Against social mobility: equality, class and the Jilted Generation.
This week Nick Clegg announced a new strategy to improve social mobility in the UK. Firms will have to advertise work experience in schools, they’ll have to allow staff time off to mentor pupils and there’ll be a tougher line on unpaid internships, encouraging companies to actually follow the law and pay their employees at least the minimum wage. All of this is designed to create a more meritocratic society where what matters is ability not lineage. You know the kind of society where the chancellor of the exchequer might have actually studied economics, and not everyone in the cabinet is a millionaire.
Yet this week we also heard that tuition fees for English universities are likely to be £8600 on average. That’s £1000 a year more than the coalition told us they expected. So much for £9000 fees being charged only in exceptional circumstances. So much for a society that genuinely allows everyone to achieve their potential.
Clegg and company can claim fees are fair and progressive as much as they like, but the truth is that by turning education into just another commodity to be bought and sold they have undermined the future of a generation of young people across the UK.
And it doesn’t stop with fees, of course. They scrapped the education maintenance allowance, without which thousands of young people might never have been able to afford to go to college or on to university. And as Shiv Malik and Ed Howker so brilliantly described in Jilted Generation these are only two of the most recent developments in a process that has been continuing for years. Our generation born after Thatcher came to power are seeing record unemployment, unaffordable house prices, pension schemes closing to new members and can look forward to a lifetime of financial and ecological debt though austerity, PFI and climate change.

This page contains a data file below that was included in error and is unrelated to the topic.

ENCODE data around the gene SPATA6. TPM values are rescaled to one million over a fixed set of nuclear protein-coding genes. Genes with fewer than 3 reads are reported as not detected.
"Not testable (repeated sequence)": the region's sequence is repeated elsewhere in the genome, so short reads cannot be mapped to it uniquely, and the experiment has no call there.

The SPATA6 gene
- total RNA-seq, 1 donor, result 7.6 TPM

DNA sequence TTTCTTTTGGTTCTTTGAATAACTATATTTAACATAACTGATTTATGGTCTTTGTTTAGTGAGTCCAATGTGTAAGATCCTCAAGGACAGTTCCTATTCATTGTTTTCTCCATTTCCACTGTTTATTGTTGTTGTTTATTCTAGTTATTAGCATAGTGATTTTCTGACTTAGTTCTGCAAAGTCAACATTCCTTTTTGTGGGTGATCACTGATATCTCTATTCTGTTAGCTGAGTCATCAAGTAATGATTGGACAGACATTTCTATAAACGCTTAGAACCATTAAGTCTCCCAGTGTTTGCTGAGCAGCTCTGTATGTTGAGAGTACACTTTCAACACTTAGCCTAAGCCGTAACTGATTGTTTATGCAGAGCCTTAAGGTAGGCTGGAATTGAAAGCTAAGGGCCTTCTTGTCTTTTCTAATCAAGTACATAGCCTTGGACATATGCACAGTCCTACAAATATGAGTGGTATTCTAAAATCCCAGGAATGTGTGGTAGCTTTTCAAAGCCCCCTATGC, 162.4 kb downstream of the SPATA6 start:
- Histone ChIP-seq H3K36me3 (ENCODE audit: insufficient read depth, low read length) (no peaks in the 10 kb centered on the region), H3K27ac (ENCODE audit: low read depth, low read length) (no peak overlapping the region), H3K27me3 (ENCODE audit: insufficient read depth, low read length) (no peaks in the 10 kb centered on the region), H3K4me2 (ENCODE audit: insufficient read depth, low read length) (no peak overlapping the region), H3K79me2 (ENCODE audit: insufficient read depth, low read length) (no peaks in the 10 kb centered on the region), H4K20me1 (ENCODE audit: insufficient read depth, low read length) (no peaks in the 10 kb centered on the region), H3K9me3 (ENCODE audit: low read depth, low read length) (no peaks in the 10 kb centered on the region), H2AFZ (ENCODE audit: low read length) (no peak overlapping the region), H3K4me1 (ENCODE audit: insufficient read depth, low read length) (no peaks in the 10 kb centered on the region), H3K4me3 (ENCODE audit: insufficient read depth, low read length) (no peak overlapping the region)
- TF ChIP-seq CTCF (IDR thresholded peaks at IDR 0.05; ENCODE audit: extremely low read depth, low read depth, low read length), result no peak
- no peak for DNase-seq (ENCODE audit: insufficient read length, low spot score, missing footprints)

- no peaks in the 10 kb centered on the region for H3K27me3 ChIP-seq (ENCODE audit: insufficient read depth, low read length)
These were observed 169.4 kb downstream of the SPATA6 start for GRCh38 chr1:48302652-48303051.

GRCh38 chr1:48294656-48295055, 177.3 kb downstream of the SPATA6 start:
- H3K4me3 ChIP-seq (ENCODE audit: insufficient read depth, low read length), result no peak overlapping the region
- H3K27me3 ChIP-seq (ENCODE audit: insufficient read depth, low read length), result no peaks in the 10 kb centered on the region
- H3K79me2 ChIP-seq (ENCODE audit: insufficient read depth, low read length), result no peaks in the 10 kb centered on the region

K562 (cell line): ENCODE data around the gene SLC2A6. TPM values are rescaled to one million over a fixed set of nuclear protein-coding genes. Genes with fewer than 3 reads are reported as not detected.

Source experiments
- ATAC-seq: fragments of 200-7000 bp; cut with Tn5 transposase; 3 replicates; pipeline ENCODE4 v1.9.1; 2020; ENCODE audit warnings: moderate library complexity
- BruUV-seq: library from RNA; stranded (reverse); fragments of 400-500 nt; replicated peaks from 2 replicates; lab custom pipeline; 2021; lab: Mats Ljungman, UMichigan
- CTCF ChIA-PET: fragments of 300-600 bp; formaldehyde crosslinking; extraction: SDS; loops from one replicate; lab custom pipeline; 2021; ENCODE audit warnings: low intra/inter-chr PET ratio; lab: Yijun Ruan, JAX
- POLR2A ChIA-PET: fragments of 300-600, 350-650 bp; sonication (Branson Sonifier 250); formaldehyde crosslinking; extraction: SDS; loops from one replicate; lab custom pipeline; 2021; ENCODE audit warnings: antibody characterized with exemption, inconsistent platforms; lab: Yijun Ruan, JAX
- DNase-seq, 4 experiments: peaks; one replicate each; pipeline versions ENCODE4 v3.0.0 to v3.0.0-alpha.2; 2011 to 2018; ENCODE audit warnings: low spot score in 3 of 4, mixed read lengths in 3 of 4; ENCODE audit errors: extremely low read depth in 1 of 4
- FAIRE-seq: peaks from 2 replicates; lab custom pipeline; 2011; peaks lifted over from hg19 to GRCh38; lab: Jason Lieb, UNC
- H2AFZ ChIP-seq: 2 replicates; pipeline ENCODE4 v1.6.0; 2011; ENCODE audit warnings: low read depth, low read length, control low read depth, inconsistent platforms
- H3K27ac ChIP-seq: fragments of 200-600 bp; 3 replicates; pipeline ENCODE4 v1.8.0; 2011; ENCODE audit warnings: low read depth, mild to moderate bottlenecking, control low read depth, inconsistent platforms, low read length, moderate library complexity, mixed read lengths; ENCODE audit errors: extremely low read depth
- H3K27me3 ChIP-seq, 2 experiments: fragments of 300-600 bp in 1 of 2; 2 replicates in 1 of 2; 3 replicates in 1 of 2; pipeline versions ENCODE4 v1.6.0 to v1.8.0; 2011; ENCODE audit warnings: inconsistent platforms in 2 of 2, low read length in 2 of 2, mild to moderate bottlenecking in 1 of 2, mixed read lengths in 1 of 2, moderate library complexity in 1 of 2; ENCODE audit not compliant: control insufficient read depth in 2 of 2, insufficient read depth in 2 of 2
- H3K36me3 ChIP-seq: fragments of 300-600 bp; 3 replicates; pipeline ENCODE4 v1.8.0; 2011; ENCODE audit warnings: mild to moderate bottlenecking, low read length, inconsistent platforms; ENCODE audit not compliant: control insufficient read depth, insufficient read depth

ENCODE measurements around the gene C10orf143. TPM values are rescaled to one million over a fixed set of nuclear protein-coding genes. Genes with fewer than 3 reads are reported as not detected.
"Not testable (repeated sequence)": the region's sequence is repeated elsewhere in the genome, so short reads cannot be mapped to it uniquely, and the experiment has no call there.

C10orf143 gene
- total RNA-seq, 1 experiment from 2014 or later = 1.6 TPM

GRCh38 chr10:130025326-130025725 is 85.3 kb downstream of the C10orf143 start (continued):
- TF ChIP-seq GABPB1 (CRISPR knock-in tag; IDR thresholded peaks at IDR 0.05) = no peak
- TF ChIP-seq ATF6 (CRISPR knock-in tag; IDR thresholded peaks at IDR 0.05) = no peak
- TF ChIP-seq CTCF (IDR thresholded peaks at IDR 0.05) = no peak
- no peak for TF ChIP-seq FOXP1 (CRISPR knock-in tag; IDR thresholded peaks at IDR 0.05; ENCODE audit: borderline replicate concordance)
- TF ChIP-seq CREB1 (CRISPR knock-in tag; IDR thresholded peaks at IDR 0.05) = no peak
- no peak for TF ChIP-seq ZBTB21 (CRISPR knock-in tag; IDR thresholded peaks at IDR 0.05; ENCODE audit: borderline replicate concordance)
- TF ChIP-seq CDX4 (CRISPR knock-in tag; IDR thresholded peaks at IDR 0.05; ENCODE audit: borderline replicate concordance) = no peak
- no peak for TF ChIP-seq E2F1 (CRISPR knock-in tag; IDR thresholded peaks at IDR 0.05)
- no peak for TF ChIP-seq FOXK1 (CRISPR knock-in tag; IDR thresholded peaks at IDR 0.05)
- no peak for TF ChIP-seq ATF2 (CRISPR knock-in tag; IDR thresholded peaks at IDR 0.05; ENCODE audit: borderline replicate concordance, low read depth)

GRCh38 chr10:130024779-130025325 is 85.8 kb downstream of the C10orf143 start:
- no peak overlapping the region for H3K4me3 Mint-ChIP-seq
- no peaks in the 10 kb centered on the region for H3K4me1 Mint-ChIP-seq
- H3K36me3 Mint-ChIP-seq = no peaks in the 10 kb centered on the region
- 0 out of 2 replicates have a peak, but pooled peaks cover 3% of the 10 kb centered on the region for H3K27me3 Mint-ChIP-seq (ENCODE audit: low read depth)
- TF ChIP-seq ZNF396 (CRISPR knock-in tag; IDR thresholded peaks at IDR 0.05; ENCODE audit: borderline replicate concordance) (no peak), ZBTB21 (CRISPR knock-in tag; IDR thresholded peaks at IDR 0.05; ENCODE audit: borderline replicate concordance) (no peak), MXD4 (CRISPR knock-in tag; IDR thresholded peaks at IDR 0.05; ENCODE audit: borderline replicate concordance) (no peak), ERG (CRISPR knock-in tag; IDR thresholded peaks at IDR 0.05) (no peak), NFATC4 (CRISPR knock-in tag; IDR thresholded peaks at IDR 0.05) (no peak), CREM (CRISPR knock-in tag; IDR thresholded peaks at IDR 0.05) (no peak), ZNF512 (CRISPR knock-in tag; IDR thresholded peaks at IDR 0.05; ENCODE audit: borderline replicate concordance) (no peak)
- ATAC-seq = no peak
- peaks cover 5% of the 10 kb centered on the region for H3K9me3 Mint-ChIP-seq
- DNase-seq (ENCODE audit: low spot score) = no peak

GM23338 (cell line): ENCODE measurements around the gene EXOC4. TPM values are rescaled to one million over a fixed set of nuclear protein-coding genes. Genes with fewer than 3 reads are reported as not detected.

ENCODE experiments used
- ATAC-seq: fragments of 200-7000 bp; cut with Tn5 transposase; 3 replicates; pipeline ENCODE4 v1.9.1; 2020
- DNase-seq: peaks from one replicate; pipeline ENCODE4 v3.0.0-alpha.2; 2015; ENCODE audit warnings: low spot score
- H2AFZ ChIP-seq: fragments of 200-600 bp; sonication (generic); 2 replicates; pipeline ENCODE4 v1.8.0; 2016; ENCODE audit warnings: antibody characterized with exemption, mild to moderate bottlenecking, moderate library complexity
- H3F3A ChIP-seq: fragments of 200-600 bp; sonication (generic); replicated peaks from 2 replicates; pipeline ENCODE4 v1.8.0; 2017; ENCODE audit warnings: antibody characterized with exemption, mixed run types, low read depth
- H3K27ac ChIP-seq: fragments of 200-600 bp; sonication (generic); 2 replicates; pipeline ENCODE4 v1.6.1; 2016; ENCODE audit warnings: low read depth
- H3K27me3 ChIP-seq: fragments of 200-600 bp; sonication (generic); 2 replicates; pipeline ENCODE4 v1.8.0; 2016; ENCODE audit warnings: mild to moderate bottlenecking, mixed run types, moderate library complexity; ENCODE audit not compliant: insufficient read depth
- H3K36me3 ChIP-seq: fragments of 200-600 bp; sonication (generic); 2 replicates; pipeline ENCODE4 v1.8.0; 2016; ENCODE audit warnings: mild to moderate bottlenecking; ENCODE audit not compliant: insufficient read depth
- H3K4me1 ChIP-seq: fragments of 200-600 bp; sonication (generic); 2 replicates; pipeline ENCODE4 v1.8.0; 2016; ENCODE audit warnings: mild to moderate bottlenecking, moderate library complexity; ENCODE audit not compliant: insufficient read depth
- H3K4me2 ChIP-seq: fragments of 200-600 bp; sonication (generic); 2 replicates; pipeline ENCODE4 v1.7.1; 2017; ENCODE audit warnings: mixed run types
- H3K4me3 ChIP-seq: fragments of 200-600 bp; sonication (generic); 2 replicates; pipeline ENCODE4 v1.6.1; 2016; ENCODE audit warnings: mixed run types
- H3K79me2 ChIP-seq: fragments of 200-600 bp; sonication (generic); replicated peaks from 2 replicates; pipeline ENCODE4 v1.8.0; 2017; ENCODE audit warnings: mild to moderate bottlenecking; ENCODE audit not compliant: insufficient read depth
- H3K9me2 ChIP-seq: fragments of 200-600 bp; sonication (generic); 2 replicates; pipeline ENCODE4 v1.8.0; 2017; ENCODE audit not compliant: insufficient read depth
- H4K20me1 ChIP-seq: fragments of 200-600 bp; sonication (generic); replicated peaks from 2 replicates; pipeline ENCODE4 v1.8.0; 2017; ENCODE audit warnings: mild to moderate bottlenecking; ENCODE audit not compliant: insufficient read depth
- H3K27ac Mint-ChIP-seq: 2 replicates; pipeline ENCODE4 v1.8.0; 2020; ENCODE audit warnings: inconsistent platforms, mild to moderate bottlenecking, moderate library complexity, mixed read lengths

The audacity of men who benefited from free education, grants and private wealth telling us how much they care about creating opportunities for us after they’ve destroyed our future is sickening.
But in all of this are we missing the bigger picture. Is social mobility really something we should be aiming for anyway?
Chris Dillow, over at Stumbling and Mumbling, questions the whole enterprise of trying to attain equality of opportunity saying “that efforts to increase social mobility are only likely to succeed at the margin.” He adds that they should really be seen “as an attempt to legitimate inequality”. I’m minded to agree with him.
By focusing our efforts on improving opportunities to alter the social status we are born into we have to accept that class and wealth differences not only exist but are themselves legitimate. My objection to our economic system stems not so much from the fact that the children of one generation of top lawyers and doctors and politicians go on to form the next but that there is a class of people who hold that power at all. I don’t want to simply switch one group of oppressors for another on a generationally ‘fair’ basis, I want to alter the balance of power to prevent the necessity for social mobility. In a truly classless society the concept shouldn’t have any meaning.
Of course even in a system of economic equality we don’t want children simply to follow in the career of their parents but at heart the solution is to create a society in which there is no way to pass advantages to the next generation. To do that we need to drastically reduce differences in wealth and return education to a right to be valued in itself, not just for its economic benefits. So until you’re willing to scrap fees, fund education and close the growing disparity in wealth don’t talk to us about how you’re here to help, Clegg.